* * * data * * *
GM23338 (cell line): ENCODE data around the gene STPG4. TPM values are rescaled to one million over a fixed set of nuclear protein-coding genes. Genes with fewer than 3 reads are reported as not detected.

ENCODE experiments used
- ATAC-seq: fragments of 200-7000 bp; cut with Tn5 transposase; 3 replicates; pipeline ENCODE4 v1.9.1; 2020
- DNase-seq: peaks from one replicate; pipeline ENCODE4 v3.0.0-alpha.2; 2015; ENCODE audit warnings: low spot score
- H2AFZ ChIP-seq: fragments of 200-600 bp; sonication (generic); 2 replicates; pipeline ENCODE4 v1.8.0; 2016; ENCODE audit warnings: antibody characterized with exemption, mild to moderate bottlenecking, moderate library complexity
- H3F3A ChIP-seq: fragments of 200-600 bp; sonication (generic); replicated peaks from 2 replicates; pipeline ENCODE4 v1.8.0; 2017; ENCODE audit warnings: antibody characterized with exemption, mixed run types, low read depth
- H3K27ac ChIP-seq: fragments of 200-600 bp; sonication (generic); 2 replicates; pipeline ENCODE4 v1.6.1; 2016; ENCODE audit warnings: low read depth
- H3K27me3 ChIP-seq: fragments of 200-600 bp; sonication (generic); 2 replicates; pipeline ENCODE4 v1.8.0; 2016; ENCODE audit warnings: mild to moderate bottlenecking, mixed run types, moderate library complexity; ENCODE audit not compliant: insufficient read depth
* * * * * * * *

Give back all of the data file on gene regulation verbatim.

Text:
GM23338 (cell line): ENCODE data around the gene STPG4. TPM values are rescaled to one million over a fixed set of nuclear protein-coding genes. Genes with fewer than 3 reads are reported as not detected.

ENCODE experiments used
- ATAC-seq: fragments of 200-7000 bp; cut with Tn5 transposase; 3 replicates; pipeline ENCODE4 v1.9.1; 2020
- DNase-seq: peaks from one replicate; pipeline ENCODE4 v3.0.0-alpha.2; 2015; ENCODE audit warnings: low spot score
- H2AFZ ChIP-seq: fragments of 200-600 bp; sonication (generic); 2 replicates; pipeline ENCODE4 v1.8.0; 2016; ENCODE audit warnings: antibody characterized with exemption, mild to moderate bottlenecking, moderate library complexity
- H3F3A ChIP-seq: fragments of 200-600 bp; sonication (generic); replicated peaks from 2 replicates; pipeline ENCODE4 v1.8.0; 2017; ENCODE audit warnings: antibody characterized with exemption, mixed run types, low read depth
- H3K27ac ChIP-seq: fragments of 200-600 bp; sonication (generic); 2 replicates; pipeline ENCODE4 v1.6.1; 2016; ENCODE audit warnings: low read depth
- H3K27me3 ChIP-seq: fragments of 200-600 bp; sonication (generic); 2 replicates; pipeline ENCODE4 v1.8.0; 2016; ENCODE audit warnings: mild to moderate bottlenecking, mixed run types, moderate library complexity; ENCODE audit not compliant: insufficient read depth